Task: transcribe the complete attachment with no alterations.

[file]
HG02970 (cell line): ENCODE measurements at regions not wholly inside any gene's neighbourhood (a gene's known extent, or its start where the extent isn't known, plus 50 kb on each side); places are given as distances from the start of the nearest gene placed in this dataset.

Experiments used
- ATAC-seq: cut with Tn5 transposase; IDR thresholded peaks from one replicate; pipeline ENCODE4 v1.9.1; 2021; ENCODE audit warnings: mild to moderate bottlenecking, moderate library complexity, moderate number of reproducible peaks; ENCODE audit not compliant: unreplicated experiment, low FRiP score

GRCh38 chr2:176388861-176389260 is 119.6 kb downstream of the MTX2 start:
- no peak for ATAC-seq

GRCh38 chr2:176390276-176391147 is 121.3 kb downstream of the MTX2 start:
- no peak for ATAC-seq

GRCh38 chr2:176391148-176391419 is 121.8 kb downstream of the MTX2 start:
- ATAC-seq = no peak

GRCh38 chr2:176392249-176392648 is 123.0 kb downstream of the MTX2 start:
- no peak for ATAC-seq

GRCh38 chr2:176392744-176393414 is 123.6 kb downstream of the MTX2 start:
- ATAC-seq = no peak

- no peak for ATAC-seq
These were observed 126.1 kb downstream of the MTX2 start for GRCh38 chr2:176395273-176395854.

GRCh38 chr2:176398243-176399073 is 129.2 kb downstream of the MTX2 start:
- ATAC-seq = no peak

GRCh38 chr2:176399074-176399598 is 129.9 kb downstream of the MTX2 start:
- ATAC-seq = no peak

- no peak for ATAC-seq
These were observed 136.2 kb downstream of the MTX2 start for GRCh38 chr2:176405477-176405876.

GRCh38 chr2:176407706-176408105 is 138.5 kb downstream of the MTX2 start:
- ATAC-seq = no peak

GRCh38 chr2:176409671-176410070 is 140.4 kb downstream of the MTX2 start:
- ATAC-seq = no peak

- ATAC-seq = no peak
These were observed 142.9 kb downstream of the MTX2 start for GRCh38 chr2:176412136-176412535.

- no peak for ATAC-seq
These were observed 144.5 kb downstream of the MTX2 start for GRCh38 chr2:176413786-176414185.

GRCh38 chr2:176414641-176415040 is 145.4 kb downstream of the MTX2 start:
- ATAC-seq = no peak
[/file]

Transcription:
HG02970 (cell line): ENCODE measurements at regions not wholly inside any gene's neighbourhood (a gene's known extent, or its start where the extent isn't known, plus 50 kb on each side); places are given as distances from the start of the nearest gene placed in this dataset.

Experiments used
- ATAC-seq: cut with Tn5 transposase; IDR thresholded peaks from one replicate; pipeline ENCODE4 v1.9.1; 2021; ENCODE audit warnings: mild to moderate bottlenecking, moderate library complexity, moderate number of reproducible peaks; ENCODE audit not compliant: unreplicated experiment, low FRiP score

GRCh38 chr2:176388861-176389260 is 119.6 kb downstream of the MTX2 start:
- no peak for ATAC-seq

GRCh38 chr2:176390276-176391147 is 121.3 kb downstream of the MTX2 start:
- no peak for ATAC-seq

GRCh38 chr2:176391148-176391419 is 121.8 kb downstream of the MTX2 start:
- ATAC-seq = no peak

GRCh38 chr2:176392249-176392648 is 123.0 kb downstream of the MTX2 start:
- no peak for ATAC-seq

GRCh38 chr2:176392744-176393414 is 123.6 kb downstream of the MTX2 start:
- ATAC-seq = no peak

- no peak for ATAC-seq
These were observed 126.1 kb downstream of the MTX2 start for GRCh38 chr2:176395273-176395854.

GRCh38 chr2:176398243-176399073 is 129.2 kb downstream of the MTX2 start:
- ATAC-seq = no peak

GRCh38 chr2:176399074-176399598 is 129.9 kb downstream of the MTX2 start:
- ATAC-seq = no peak

- no peak for ATAC-seq
These were observed 136.2 kb downstream of the MTX2 start for GRCh38 chr2:176405477-176405876.

GRCh38 chr2:176407706-176408105 is 138.5 kb downstream of the MTX2 start:
- ATAC-seq = no peak

GRCh38 chr2:176409671-176410070 is 140.4 kb downstream of the MTX2 start:
- ATAC-seq = no peak

- ATAC-seq = no peak
These were observed 142.9 kb downstream of the MTX2 start for GRCh38 chr2:176412136-176412535.

- no peak for ATAC-seq
These were observed 144.5 kb downstream of the MTX2 start for GRCh38 chr2:176413786-176414185.

GRCh38 chr2:176414641-176415040 is 145.4 kb downstream of the MTX2 start:
- ATAC-seq = no peak